July 31, 2016
Bosnia and Herzegovina, Serbia, Montenegro and Romania all plan new lignite power plants during the next few years. In contrast, most EU countries are giving up building new coal plants and seven EU states are already coal-free. Since the European Investment Bank, the European Bank for Reconstruction and Development and the World Bank have virtually halted lending for new coal power plants, most of them are due to be financed by Chinese state banks – ExIm Bank and the China Development Bank.
In contrast to the EU, Western Balkans’ coal investments still heavily outweigh wind – but for how long?
May 27, 2016
Last year in the EU, 12.8 GW of wind power capacity was installed – more than any other electricity generation source. This means that wind can now generate 11.4% of the EU electricity consumption in a normal wind year, according to Wind Europe. At the same time Belgium and Scotland have shut down their last coal plants, signalling the golden days of coal are far behind them.
May 26, 2016
All the Western Balkans countries have committed to increase their share of renewable energy by 2020 to reach between 25 and 40 percent of their energy mix, as part of their obligations under the Energy Community Treaty. Yet this is far from obvious when examining their investment plans for new power generation capacity. Governments are actively planning to build 2800 MW of new coal plants with construction cost of at least EUR 4.5 billion. In contrast, these countries are only planning to build around 1166 MW of wind power plants, at an estimated cost of EUR 1.89 billion.
Western Balkan countries invest more than twice as much in coal as in wind power: new Bankwatch analysis
May 26, 2016
Western Balkan countries are planning investments in wind power, but these are being heavily outweighed by their investments in coal plants, according to a CEE Bankwatch Network analysis launched today. The region’s governments are actively planning 2800 MW of new coal plants but allowing only around 1166 MW of wind power plants to be built.
May 5, 2016
See a more recent version of this briefing >>
Bosnia and Herzegovina signs deal for Tuzla 7 coal plant construction – but its economics are shrouded in mystery
May 4, 2016
In spite of an updated construction contract for a new unit at the Tuzla coal-fired power plant, the project’s economic feasibility remains a puzzle with missing pieces.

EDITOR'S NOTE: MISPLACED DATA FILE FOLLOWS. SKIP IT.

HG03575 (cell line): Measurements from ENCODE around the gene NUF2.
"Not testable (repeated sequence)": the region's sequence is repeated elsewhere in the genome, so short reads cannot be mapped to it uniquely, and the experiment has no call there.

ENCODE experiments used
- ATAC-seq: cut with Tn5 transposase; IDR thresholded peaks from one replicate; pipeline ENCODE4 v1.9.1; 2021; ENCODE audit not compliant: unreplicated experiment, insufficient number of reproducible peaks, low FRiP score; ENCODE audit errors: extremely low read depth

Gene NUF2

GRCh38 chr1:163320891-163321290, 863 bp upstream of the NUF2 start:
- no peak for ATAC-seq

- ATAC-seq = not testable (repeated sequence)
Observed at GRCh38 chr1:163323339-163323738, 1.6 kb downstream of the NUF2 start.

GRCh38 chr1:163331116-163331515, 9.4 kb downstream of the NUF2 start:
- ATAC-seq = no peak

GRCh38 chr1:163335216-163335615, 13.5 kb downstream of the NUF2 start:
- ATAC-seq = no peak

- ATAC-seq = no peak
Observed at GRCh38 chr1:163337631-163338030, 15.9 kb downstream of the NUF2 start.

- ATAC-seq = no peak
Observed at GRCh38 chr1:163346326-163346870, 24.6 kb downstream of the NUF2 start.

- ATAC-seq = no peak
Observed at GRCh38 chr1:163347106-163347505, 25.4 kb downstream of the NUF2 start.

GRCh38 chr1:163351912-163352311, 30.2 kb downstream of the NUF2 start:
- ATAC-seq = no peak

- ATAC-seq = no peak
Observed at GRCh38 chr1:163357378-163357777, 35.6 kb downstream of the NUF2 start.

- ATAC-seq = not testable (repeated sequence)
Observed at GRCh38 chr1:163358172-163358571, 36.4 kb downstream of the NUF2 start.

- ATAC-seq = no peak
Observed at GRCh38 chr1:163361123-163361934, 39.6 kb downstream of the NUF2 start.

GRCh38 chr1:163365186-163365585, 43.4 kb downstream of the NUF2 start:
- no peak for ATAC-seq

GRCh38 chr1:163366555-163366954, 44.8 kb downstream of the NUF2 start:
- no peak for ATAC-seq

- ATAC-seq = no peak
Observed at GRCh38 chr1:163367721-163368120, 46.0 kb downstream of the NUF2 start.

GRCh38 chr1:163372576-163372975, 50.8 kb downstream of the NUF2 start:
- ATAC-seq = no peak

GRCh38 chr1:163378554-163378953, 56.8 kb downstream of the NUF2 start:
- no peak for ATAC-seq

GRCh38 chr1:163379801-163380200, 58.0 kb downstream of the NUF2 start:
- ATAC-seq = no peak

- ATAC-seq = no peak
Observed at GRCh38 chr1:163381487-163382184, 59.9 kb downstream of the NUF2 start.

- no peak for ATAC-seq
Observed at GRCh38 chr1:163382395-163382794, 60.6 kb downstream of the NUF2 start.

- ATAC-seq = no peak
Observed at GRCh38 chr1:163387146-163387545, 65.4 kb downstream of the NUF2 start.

March 16, 2016
While the Energy Community yesterday failed to consider more stringent air pollution rules for the Western Balkans, a new report quantifies the health costs of the region’s coal burning both within the region itself as well as in the neighbouring European Union.
October 16, 2015
Tirana, Albania – A group of CSOs from South East Europe (SEE) delivered over 16 000 petition signatures to Miguel Arias Cañete, EU Commissioner for Energy and Climate Action and Co-Chair of the Ministerial Council of the Energy Community today before its meeting in Tirana, Albania.
September 7, 2015
By now regular readers of the Bankwatch blog will know that the energy system in southeast Europe is corrupt, dirty and inefficient. But we now have an opportunity to change it.
Possible coal and energy State aid cases in Energy Community countries based on publicly accessible information
June 8, 2015
By signing the Energy Community Treaty in 2005, countries in the Western Balkans, Ukraine and Moldova agreed to abide by the European Union’s competition rules. But a number of energy sector investments are being planned that may not so far have taken adequate account of state aid rules. This briefing includes case studies of projects from Bosnia-Herzegovina, Kosovo, Montenegro, Serbia, and Ukraine. See related materials including a more detail briefing, a press release and a slideshow at: